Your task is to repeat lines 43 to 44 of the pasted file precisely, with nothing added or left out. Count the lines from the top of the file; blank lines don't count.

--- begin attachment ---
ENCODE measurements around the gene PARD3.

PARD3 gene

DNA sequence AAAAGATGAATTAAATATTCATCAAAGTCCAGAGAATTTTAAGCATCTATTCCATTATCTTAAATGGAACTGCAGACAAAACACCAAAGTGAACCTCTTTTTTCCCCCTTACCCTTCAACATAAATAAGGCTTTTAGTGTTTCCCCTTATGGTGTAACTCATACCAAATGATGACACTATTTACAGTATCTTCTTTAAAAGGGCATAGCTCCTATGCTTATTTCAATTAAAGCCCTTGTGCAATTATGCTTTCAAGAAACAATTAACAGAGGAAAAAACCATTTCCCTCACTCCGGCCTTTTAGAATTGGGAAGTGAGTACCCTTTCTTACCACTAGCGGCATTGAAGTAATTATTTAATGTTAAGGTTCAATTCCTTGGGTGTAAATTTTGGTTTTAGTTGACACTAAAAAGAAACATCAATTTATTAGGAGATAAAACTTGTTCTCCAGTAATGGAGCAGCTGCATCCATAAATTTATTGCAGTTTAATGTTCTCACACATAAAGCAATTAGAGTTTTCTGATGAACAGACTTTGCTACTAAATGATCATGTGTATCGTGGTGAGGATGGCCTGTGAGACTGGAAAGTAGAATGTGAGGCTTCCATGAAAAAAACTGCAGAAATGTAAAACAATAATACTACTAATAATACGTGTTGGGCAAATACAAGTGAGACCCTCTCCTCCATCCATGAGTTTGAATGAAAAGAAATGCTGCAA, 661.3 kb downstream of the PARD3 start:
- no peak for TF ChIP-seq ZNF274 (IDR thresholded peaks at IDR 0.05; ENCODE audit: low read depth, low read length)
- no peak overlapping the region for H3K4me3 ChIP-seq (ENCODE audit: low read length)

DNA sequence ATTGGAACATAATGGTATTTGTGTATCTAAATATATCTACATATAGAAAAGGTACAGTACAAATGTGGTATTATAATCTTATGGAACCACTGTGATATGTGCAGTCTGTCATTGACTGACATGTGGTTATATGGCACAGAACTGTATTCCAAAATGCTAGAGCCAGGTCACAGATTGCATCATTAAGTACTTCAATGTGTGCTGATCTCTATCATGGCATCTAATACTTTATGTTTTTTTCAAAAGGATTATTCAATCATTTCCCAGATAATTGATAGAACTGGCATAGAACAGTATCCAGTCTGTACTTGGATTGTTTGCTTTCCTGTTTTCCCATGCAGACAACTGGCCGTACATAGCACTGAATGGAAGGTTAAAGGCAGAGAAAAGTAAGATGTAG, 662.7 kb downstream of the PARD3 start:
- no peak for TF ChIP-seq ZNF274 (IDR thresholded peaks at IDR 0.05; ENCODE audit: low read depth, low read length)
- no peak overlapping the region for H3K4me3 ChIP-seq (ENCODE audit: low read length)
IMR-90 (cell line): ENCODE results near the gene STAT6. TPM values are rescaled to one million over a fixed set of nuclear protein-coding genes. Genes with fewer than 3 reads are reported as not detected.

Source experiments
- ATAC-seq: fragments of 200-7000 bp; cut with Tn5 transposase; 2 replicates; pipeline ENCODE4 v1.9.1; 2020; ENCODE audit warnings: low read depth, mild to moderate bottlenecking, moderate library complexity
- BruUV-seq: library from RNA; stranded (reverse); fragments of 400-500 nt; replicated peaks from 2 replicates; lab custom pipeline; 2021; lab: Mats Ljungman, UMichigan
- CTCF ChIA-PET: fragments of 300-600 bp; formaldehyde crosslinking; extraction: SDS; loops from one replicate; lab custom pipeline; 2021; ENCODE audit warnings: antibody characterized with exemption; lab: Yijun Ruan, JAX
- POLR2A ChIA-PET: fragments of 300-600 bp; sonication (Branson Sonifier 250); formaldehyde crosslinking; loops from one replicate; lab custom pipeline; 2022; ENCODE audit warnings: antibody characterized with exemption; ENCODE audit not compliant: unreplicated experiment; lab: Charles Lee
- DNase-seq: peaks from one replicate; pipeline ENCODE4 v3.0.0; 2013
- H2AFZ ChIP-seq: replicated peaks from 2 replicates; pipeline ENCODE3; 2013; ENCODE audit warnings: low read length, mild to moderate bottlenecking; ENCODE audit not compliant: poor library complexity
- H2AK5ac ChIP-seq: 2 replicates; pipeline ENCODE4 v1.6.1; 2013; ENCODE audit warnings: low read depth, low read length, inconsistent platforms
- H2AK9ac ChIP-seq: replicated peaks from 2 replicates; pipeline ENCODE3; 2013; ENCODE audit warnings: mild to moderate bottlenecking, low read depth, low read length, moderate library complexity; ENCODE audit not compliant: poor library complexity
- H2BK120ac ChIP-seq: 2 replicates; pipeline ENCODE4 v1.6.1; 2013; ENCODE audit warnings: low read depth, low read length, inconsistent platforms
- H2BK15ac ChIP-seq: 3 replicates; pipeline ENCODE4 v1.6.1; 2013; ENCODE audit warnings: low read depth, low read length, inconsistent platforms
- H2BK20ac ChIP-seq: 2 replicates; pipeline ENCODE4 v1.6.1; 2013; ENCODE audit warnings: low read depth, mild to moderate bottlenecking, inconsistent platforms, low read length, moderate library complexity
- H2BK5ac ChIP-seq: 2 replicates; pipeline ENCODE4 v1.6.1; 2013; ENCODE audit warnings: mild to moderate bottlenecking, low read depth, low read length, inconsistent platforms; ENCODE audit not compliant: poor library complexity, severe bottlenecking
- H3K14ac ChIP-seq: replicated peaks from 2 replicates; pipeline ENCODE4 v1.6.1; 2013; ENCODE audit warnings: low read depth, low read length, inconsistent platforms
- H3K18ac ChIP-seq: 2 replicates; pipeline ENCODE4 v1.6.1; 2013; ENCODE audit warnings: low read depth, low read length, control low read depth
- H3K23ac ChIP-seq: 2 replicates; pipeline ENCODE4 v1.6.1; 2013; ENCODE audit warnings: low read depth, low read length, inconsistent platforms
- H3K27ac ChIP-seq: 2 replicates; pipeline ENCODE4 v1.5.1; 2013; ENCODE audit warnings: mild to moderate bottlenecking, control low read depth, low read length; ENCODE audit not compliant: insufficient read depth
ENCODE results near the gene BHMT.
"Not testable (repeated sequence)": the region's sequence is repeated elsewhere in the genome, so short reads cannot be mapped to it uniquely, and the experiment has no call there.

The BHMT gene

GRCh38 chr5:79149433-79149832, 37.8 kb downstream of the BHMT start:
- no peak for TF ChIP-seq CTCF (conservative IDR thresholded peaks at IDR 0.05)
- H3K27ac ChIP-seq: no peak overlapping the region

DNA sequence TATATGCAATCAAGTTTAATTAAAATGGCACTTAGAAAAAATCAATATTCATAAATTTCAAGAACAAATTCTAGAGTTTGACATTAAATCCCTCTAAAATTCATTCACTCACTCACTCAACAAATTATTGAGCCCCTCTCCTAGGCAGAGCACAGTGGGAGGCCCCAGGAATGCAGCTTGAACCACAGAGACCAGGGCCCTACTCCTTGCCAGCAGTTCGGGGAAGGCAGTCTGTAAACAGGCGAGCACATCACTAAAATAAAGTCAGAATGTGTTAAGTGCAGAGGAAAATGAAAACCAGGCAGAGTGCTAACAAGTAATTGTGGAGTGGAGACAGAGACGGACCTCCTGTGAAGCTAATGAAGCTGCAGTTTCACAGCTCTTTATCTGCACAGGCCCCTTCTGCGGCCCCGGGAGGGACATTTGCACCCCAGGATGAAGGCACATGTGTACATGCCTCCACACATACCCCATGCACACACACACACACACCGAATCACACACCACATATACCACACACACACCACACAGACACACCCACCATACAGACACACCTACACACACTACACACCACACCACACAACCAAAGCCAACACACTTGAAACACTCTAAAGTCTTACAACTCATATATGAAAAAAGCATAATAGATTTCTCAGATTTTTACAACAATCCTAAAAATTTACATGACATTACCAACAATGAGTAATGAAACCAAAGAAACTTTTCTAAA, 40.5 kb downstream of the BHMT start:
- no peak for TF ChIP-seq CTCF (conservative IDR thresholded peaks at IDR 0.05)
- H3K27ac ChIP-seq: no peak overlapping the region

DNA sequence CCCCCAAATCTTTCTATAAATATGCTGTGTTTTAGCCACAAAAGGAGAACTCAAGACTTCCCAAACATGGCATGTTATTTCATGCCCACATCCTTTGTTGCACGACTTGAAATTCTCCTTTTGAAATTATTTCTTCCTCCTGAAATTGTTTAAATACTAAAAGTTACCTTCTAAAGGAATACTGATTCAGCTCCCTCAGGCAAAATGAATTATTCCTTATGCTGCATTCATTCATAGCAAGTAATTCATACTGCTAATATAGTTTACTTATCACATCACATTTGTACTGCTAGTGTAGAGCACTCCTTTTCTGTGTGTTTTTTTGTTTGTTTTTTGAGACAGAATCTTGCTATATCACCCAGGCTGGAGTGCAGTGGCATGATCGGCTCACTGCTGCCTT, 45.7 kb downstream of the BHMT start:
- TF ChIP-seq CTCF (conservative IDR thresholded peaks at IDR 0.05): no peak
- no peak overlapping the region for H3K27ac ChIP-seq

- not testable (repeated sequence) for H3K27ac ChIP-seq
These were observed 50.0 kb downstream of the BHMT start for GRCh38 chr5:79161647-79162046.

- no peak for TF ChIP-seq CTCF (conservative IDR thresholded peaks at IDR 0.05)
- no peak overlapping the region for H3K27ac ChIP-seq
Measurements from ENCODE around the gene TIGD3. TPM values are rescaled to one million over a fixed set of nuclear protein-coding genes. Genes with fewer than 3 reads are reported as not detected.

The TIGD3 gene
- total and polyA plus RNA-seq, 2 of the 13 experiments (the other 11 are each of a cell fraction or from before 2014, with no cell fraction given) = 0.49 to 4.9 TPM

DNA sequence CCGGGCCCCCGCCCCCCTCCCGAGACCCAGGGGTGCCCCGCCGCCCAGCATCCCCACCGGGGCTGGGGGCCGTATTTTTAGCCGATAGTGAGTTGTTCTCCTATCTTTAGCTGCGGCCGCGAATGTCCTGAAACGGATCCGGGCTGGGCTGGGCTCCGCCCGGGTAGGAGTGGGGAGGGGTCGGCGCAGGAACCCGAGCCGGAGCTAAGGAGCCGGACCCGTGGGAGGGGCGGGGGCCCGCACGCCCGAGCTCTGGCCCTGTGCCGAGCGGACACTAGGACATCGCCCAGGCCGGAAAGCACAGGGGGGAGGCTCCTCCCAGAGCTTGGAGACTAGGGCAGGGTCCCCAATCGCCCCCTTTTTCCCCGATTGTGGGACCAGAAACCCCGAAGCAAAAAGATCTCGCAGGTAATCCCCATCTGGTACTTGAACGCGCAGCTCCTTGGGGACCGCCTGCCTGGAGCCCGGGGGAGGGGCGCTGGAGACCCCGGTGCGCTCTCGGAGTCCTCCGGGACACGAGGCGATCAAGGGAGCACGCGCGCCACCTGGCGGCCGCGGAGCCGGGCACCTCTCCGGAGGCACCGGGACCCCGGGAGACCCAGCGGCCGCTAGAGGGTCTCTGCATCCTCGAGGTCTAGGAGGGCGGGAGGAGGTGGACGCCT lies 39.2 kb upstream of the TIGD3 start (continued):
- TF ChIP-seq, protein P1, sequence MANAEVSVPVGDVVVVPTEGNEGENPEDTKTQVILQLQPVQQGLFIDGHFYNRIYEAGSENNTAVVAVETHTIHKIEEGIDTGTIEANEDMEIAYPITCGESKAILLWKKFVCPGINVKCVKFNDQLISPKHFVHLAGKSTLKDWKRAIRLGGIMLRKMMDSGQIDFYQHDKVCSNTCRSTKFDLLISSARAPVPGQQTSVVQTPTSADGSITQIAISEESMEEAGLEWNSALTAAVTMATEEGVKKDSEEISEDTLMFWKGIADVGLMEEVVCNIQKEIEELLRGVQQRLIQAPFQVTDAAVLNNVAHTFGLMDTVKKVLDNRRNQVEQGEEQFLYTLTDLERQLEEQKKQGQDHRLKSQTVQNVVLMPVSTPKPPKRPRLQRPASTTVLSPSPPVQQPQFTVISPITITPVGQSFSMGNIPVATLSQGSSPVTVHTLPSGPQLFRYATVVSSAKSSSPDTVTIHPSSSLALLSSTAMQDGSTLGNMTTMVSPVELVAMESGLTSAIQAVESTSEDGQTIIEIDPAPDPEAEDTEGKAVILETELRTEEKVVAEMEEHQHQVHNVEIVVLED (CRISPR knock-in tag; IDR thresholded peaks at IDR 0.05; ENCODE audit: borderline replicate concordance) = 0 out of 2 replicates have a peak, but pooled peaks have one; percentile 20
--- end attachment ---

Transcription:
Measurements from ENCODE around the gene TIGD3. TPM values are rescaled to one million over a fixed set of nuclear protein-coding genes. Genes with fewer than 3 reads are reported as not detected.

The TIGD3 gene